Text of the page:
Top 10 Ways to Quit Your Job
Written by: Catalogs.com Editorial Staff
September 12, 2012
Filed Under Careers
Contributed by Info Guru Jennifer Andrews
People who enjoy their jobs are often considered lucky in life since they get to do what they like, or even love, for a living.
Unfortunately, there are many other people who don’t enjoy their jobs, strongly dislike it or simply just hate it. In this case, consider what it is about your job that isn’t working for you and how you can change it. If you feel that staying in the job still won’t make you happy, then it may be time to move on by quitting your job. Quitting a job doesn’t always mean that you are unhappy there of course. In contrast, you may like your job but have been offered a higher opportunity elsewhere with increased wages or superiority. In this case, quitting your job isn’t fueled by harsh feelings, rather differing career aspirations.
Consider the following top ten ways to quit your job to determine if one of them might be your preferred method of moving on.
10. Written notice
One of the most professional ways to quit your job is to give a notice of resignation. Most companies require that you provide a written notice at least two to four weeks in advance of leaving. Keep the notice classy by letting your employer know you appreciate the work opportunity and wish the best for the company in the future.
9. Face time
The easiest way to quit your job is to meet your boss face to face and explain your plans to leave. Trying to avoid your boss or supervisor is not only disrespectful but silly as it makes it look like you are afraid or have something to hide. Speak directly with the superiors and let them what date you will be leaving. If they want to know why but you’d rather not share your future plans, simply tell them you are seeking other opportunities at this point in your life.
If you don’t care about your current employer, job or are leaving on bad terms, you could simply just not show-up. Bear in mind that this isn’t the correct way to leave a job as it can affect past, current and potentially future relationships. Not showing up shows a lack of respect or caring attitude, but in the end it’s your life to live!
7. Get fired
The alternative to quitting your job yourself is to let someone else help you ‘quit’ by getting fired. You can get fired in a dramatic way such as verbally speaking out against your boss or mishandling a big account or major client and blaming it on poor work skills.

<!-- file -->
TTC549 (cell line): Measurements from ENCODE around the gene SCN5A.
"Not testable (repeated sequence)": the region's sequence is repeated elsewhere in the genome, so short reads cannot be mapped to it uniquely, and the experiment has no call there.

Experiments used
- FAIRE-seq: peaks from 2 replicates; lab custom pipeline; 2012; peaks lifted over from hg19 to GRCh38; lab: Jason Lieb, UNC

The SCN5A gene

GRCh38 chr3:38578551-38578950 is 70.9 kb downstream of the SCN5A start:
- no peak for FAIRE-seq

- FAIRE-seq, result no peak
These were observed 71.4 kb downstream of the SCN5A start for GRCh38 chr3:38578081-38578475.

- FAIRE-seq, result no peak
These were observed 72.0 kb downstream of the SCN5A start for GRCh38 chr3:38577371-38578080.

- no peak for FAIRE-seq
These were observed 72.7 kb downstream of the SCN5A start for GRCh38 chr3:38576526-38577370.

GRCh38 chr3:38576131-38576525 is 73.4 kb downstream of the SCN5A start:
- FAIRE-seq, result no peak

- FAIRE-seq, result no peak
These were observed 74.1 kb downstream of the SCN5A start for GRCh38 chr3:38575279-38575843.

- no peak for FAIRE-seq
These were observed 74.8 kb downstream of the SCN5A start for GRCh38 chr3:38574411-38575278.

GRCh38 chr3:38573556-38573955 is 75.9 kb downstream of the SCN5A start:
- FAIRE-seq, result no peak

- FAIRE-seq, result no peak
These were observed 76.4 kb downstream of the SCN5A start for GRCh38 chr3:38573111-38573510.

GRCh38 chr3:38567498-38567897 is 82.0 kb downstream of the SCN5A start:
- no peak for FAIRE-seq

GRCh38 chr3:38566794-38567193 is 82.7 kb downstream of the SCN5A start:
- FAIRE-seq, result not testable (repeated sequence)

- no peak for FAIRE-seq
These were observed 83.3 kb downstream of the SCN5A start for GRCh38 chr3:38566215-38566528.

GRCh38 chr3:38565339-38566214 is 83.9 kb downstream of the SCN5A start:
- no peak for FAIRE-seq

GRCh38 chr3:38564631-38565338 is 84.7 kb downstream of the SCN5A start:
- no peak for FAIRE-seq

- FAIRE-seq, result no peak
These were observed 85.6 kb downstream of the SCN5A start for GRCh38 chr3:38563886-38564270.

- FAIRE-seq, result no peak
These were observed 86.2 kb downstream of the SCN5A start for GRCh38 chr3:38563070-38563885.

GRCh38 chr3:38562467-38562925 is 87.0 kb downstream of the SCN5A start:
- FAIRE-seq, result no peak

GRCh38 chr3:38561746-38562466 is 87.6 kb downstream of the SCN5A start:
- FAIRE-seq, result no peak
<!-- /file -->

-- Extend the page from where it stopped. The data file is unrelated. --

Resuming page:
6. Back-up plan
The ideal way to quit a job is to have a back-up plan, preferably in the form of another job already lined up. If you quit your job spontaneously or without thinking things through, this may put you in a tight financial position. Be on the lookout for new job positions regularly and line one up before you leave job and money security.
5. Play nice
It is never a good idea to burn any bridges when leaving a place of employment. Be respectful to the owners as well as your coworkers instead of telling them that you hate them or the company. You may need to use a former boss as a reference in the future so staying on good terms is highly recommended.
4. Fine print
Read through your work contract to determine how far in advance you are obligated to give notice. Also, if you are leaving a job before a contract expires, consider if there are any repercussions legally. It is also worthy to note if you are entitled to any employee benefits or additional pay from unused vacation pay or sick leave.
With technology advancements these days, there is very little that you cannot do via computer or email. Emailing a written notice may be acceptable to employers versus providing a paper statement. Email notices are particularly useful for situations where your boss has his head office in one city but you work in another.
2. Have an answer
Many companies will ask you why you are quitting your job in order to get feedback on what did or didn’t work for you. It’s important to be honest in your answer but also respectful at the same time. Avoid getting into unnecessary nitty-gritty details that are personally driven such as hating your boss or being envious of colleagues. Be clear if you feel you were underpaid or treated unfairly however as these issues may bring to light future changes needed in the company.
1. Ask for reference
If you are quitting your job on relatively good terms, ask your employer if you can use him or her as a future reference. An employer may appreciate that you would like to use him as a work resource and be more apt to say good things. Furthermore, ask for his or her contact information for future career opportunities or at least to keep a connection in the community.